Nuclear energy however does come with a few fears. The environmental impact nuclear energy may have on the world has been widely debated. Some fears cited range from scenarios on possible leakages of radioactivity occurring at nuclear plants, eventually harming or killing the surrounding inhabitants, or nuclear power plants being targets of terrorist acts or sites where nuclear material could be accessed for hostile purposes. There is also a concern surrounding the dumping of radioactive waste, which needs to be safely stored for hundreds of years before it can be disposed of effectively. Carbon dioxide emissions (CO2) resulting from the use of nuclear energy have also raised considerable debate amongst many environmentalists, nuclear energy however is among those energy sources producing very low levels of CO2 from its full life cycle. Nuclear energy can therefore be closely compared to renewable energies such as wind, solar and hydro in this respect. While the short-term effects of such an energy source may be challenging the long term outcomes associated with nuclear energy could be very beneficial to Africa. Nuclear fuel can be recycled which makes the energy source sustainable; furthermore the release of low level radiation when managed correctly and effectively are highly unlikely. The production and proliferation of nuclear weapons by criminal elements can also be curbed as in order to produce nuclear weapons the use of the radioactive element plutonium is required. "Modern technologies, however, allow the separation of plutonium from reusable uranium so that plutonium and other byproducts with which it is combined can be recycled back into fuel reactors". In terms of the dangers associated with the dumping of radioactive waste it is important to note that under the Treaty of Pelindaba of 1995 declaring Africa a zone free of nuclear weapons, the dumping of radioactive waste anywhere within the zone is prohibited.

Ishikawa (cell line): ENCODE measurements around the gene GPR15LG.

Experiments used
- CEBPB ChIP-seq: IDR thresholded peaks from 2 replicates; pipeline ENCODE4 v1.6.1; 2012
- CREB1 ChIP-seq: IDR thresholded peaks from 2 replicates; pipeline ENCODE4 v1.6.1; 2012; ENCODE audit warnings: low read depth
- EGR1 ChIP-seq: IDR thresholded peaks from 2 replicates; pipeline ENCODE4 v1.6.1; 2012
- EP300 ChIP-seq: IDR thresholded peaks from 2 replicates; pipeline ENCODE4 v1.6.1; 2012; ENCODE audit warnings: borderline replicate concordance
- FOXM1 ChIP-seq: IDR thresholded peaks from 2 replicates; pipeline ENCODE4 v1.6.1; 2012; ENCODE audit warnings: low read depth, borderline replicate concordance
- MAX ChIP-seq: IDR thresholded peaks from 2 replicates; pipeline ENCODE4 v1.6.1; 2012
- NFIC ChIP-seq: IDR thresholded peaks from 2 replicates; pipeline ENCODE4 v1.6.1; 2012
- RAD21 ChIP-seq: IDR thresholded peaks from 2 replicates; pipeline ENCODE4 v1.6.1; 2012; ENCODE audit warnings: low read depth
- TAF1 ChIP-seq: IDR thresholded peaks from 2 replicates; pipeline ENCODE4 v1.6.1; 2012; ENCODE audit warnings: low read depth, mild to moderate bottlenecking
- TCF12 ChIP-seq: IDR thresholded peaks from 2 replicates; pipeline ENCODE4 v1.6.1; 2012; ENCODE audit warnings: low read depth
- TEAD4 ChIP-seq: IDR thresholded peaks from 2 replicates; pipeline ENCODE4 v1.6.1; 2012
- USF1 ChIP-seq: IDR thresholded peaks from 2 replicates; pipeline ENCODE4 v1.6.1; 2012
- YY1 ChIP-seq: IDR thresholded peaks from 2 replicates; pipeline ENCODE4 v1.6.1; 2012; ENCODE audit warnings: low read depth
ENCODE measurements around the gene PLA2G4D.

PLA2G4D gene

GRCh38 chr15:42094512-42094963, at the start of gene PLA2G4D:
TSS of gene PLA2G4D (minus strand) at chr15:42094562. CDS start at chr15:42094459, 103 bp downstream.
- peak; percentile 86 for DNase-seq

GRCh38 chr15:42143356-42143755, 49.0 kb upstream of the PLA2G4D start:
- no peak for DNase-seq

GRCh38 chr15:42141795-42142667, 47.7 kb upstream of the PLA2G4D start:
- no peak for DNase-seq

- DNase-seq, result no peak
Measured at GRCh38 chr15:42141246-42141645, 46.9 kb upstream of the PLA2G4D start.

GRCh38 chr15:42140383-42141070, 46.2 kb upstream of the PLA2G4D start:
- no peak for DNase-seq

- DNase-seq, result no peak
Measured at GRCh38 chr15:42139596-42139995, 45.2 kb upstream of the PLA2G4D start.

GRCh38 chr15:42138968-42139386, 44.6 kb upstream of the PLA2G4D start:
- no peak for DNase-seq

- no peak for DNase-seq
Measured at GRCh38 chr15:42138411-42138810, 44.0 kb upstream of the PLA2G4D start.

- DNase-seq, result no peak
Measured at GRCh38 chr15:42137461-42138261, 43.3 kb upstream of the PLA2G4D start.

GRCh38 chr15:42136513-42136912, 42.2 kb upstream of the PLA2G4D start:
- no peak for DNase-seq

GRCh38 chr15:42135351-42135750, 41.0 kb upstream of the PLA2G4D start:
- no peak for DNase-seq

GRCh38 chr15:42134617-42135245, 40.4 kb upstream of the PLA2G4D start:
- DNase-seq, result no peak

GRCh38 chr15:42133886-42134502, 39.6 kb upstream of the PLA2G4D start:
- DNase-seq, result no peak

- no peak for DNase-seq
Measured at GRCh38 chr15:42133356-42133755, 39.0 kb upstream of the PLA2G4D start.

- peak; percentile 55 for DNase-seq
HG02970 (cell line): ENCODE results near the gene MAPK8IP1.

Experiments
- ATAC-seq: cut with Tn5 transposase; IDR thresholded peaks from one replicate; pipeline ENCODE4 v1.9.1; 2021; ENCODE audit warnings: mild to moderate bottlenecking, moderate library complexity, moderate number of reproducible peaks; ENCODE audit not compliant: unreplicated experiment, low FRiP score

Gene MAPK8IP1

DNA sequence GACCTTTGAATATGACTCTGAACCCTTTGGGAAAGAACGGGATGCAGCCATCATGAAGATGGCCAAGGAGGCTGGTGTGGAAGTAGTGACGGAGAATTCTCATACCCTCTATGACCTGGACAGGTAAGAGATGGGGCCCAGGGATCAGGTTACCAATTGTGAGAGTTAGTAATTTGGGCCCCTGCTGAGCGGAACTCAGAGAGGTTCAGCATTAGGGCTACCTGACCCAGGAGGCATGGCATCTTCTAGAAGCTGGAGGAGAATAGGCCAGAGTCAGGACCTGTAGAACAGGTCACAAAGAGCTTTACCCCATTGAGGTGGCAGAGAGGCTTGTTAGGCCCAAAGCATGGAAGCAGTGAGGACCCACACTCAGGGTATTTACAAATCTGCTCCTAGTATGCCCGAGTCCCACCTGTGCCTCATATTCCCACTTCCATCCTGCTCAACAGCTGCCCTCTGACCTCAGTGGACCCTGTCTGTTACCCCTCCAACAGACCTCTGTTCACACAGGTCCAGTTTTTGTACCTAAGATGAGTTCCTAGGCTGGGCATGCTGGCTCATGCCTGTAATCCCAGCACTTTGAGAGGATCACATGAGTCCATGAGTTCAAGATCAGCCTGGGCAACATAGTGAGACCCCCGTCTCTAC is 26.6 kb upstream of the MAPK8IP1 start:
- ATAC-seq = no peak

Nearly every aspect of human development such as health, agriculture, education and industries depend on reliable access to modern energy sources. African countries can no longer afford not to take the opportunity to peacefully use nuclear technology to assist its development while at the same time being concerned about nuclear non-proliferation and disarmament. In Africa the peaceful use of nuclear technology to alleviate energy sources and develop a form of energy that will contribute effectively to the national interests of African countries, should be an area worth investigating.

Written by: Lauren Tracey: Consultant, Arms Management Programme, ISS Pretoria Office